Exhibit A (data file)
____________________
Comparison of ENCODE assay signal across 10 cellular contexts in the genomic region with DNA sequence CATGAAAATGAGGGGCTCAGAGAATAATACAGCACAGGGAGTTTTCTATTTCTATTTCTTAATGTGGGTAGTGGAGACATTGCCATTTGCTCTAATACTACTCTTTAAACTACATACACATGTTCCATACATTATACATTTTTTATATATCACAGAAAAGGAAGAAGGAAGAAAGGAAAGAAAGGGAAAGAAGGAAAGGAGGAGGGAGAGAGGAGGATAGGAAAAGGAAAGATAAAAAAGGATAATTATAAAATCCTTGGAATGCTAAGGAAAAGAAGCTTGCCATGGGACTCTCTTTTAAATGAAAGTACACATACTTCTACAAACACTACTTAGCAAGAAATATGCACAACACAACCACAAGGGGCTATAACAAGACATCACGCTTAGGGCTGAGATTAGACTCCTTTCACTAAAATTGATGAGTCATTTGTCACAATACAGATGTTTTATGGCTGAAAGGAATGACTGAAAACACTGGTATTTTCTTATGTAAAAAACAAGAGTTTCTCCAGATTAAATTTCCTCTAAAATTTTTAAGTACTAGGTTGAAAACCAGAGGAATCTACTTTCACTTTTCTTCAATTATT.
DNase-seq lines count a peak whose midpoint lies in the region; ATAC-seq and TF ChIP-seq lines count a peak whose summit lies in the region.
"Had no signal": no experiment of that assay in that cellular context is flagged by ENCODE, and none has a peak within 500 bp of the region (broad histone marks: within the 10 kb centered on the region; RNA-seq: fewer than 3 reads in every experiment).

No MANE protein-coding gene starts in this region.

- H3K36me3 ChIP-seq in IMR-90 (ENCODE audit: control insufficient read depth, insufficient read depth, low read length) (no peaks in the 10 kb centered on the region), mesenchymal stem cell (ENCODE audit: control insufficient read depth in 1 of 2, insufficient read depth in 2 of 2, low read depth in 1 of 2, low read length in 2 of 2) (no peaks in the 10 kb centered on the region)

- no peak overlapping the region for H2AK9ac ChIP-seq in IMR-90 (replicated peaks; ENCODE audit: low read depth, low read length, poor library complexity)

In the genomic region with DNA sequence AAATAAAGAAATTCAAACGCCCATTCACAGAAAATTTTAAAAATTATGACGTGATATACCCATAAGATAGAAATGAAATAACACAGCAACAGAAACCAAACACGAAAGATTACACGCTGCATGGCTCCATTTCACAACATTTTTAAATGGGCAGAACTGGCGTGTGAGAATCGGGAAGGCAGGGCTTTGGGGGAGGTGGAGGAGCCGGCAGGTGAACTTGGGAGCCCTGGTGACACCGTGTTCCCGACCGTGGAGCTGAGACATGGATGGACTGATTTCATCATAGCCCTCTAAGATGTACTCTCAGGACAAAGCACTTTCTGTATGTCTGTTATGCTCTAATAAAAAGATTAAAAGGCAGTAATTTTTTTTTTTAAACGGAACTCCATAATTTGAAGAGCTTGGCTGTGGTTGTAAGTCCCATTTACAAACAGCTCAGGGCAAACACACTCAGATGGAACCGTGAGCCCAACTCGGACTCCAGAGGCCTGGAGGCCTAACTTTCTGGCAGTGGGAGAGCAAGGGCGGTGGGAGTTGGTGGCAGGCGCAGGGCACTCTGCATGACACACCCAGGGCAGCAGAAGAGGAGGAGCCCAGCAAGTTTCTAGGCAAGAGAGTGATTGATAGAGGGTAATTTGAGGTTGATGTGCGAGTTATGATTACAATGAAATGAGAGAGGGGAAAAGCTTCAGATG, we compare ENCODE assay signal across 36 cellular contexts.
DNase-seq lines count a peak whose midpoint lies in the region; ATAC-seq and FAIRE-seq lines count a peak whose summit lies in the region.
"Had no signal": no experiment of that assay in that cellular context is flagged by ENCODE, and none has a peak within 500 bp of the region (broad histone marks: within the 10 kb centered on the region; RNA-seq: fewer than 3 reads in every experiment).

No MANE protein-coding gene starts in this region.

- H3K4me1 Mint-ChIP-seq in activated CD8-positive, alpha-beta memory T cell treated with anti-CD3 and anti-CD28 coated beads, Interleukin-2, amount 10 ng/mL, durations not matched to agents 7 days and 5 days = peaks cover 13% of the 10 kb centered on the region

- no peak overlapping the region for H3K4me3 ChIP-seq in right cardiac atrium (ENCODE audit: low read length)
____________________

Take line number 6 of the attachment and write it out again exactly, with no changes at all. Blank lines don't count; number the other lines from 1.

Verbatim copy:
- no peak overlapping the region for H2AK9ac ChIP-seq in IMR-90 (replicated peaks; ENCODE audit: low read depth, low read length, poor library complexity)